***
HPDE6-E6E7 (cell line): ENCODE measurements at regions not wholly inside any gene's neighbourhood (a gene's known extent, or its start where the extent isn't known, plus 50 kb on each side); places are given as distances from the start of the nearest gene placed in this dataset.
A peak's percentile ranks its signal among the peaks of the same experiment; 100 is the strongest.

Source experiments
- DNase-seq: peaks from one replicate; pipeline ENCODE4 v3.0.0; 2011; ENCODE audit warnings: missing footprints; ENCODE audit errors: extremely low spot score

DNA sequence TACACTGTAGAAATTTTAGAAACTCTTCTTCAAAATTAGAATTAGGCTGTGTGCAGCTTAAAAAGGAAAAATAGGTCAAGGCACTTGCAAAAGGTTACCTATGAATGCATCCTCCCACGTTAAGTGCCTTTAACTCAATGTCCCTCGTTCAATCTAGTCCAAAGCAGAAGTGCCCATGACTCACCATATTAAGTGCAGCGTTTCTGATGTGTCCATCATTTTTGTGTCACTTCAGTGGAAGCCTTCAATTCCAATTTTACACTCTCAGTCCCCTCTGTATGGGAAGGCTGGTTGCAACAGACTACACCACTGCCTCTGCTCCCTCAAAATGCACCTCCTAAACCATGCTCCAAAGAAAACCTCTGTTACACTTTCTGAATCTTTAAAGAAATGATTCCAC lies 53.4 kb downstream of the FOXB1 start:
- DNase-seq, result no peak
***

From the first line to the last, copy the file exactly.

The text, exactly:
HPDE6-E6E7 (cell line): ENCODE measurements at regions not wholly inside any gene's neighbourhood (a gene's known extent, or its start where the extent isn't known, plus 50 kb on each side); places are given as distances from the start of the nearest gene placed in this dataset.
A peak's percentile ranks its signal among the peaks of the same experiment; 100 is the strongest.

Source experiments
- DNase-seq: peaks from one replicate; pipeline ENCODE4 v3.0.0; 2011; ENCODE audit warnings: missing footprints; ENCODE audit errors: extremely low spot score

DNA sequence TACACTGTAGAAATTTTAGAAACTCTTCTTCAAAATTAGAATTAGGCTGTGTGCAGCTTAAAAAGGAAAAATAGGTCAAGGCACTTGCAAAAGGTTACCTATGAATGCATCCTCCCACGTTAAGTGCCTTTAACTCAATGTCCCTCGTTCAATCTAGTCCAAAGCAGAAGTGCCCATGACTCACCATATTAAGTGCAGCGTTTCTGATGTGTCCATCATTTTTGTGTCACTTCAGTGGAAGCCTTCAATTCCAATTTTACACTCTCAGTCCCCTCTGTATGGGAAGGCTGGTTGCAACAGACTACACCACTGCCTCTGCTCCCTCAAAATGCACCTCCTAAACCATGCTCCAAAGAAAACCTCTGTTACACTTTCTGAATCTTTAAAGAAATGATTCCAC lies 53.4 kb downstream of the FOXB1 start:
- DNase-seq, result no peak